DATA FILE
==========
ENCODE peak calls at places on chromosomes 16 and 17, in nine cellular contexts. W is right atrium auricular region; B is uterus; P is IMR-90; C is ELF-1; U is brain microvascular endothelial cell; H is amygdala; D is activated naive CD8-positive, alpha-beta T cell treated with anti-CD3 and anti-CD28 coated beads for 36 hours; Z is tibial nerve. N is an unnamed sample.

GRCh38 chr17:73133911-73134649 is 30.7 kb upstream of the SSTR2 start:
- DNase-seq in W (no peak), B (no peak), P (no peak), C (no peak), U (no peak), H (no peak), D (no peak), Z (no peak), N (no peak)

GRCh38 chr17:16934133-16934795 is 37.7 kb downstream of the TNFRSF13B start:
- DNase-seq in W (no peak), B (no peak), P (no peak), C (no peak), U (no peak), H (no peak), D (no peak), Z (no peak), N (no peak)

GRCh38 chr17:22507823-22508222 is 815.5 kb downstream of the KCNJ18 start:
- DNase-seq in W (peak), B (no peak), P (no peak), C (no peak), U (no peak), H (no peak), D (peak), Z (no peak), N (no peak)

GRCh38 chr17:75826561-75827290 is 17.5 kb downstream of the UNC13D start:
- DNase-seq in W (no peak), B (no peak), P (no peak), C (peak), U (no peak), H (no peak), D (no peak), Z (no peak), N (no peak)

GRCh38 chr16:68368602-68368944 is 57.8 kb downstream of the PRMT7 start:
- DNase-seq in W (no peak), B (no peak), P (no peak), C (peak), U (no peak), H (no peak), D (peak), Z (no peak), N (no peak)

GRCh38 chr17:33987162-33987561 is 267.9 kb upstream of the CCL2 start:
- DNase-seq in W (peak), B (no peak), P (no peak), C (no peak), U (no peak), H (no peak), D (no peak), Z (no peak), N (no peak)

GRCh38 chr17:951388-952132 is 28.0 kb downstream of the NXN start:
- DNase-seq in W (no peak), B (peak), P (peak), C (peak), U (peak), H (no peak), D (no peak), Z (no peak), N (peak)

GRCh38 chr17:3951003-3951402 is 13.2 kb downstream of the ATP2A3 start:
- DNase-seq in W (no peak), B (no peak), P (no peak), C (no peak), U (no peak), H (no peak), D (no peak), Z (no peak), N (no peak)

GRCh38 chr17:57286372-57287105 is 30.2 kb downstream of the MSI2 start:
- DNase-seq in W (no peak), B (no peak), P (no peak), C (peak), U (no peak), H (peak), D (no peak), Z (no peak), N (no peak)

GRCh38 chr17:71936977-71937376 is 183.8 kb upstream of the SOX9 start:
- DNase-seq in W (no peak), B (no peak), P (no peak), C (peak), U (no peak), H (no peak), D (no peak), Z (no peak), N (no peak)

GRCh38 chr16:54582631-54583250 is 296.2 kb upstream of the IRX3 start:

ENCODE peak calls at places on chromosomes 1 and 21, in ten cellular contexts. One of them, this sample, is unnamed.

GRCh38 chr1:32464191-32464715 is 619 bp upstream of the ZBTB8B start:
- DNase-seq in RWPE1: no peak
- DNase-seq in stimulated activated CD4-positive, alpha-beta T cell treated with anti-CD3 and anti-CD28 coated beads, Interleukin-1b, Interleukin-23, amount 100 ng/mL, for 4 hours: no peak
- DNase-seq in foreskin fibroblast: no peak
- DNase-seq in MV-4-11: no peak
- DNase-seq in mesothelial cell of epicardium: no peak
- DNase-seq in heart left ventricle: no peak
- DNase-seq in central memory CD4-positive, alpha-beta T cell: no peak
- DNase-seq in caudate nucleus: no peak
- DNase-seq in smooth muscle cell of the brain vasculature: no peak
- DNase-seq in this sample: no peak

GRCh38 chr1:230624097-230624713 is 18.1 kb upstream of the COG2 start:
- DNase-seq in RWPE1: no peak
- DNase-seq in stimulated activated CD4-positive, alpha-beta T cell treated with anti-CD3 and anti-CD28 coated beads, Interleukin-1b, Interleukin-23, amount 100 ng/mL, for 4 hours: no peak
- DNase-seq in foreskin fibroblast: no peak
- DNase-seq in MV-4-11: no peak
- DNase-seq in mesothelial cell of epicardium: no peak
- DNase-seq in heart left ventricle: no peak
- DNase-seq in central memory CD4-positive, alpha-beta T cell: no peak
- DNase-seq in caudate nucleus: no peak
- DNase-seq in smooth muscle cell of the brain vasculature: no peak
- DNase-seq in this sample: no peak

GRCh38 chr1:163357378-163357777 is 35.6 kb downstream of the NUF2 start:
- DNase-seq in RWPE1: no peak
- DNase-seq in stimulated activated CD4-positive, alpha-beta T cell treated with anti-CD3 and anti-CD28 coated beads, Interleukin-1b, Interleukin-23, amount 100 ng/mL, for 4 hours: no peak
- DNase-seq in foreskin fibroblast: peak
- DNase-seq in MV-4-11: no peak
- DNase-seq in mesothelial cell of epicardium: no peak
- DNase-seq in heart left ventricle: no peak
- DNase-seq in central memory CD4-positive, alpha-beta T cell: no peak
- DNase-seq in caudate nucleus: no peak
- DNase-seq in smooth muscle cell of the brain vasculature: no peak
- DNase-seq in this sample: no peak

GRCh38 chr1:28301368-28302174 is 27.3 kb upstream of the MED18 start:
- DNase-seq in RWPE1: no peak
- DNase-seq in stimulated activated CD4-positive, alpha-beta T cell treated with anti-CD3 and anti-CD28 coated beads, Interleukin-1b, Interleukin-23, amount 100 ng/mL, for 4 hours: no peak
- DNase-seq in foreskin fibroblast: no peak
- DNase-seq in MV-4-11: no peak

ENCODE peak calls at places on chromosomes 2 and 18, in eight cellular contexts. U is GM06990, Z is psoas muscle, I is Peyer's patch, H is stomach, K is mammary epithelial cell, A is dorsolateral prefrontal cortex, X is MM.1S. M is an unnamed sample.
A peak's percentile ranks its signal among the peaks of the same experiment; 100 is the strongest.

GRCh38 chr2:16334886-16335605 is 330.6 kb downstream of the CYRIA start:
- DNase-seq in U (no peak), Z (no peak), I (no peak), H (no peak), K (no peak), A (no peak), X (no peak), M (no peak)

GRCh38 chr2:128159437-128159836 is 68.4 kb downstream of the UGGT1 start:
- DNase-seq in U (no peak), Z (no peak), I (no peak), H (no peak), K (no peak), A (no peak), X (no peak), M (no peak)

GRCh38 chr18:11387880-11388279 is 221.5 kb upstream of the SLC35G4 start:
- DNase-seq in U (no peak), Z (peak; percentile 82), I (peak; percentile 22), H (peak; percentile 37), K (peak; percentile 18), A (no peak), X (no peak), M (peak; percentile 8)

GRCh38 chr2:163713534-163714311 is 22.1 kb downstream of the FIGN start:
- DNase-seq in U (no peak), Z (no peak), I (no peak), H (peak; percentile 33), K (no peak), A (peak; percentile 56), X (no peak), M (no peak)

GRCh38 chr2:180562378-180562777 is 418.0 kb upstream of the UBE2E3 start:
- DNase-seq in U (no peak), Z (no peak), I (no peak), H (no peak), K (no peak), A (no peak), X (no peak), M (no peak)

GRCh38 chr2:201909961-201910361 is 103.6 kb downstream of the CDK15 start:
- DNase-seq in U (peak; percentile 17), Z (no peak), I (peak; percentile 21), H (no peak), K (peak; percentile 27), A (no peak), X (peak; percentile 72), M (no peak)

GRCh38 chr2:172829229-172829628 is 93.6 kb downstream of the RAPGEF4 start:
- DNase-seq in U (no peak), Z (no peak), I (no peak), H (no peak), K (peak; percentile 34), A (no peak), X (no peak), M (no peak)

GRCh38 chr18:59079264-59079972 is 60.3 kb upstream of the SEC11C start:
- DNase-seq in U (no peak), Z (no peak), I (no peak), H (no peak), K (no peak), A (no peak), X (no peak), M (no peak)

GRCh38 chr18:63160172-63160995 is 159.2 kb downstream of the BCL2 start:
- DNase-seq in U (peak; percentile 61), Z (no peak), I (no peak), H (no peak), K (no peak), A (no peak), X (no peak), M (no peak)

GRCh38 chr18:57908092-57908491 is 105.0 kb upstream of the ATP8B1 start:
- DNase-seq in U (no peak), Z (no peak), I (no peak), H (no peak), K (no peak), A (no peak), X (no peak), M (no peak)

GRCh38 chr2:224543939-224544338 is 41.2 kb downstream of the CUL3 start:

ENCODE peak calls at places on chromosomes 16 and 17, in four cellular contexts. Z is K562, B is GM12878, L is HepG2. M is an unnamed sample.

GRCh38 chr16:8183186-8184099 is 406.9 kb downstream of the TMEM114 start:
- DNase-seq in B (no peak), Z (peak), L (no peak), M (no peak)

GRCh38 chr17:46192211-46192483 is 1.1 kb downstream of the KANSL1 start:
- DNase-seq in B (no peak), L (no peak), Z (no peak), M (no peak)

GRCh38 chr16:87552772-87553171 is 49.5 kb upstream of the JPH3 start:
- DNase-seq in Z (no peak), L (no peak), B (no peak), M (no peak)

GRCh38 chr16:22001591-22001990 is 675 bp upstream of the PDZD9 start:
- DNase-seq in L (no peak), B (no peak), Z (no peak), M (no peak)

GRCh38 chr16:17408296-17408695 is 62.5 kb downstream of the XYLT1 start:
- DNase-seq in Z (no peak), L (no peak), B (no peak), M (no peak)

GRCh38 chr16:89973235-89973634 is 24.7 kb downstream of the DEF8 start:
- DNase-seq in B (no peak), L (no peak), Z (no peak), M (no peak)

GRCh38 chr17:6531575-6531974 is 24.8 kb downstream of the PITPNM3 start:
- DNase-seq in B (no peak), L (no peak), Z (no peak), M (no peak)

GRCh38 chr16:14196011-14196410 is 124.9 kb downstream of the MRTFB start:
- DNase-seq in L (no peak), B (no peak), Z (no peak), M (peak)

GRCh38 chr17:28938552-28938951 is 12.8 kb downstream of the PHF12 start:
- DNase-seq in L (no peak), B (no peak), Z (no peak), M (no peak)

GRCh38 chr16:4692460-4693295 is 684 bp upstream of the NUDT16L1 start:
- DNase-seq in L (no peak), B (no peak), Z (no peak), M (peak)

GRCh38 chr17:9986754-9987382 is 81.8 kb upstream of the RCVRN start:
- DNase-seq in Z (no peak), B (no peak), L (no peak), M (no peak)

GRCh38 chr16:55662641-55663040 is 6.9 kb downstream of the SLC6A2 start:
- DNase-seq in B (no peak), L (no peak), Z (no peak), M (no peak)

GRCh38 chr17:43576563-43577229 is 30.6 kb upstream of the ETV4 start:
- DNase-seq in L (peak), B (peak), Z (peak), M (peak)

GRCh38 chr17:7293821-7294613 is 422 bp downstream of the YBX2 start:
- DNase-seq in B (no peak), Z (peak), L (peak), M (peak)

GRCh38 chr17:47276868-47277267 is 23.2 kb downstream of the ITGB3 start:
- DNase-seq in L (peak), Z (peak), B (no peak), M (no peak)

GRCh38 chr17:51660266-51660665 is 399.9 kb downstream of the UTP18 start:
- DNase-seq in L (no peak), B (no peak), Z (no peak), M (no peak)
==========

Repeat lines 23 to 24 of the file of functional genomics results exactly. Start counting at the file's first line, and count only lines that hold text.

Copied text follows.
ENCODE peak calls at places on chromosomes 1 and 21, in ten cellular contexts. One of them, this sample, is unnamed.

GRCh38 chr1:32464191-32464715 is 619 bp upstream of the ZBTB8B start: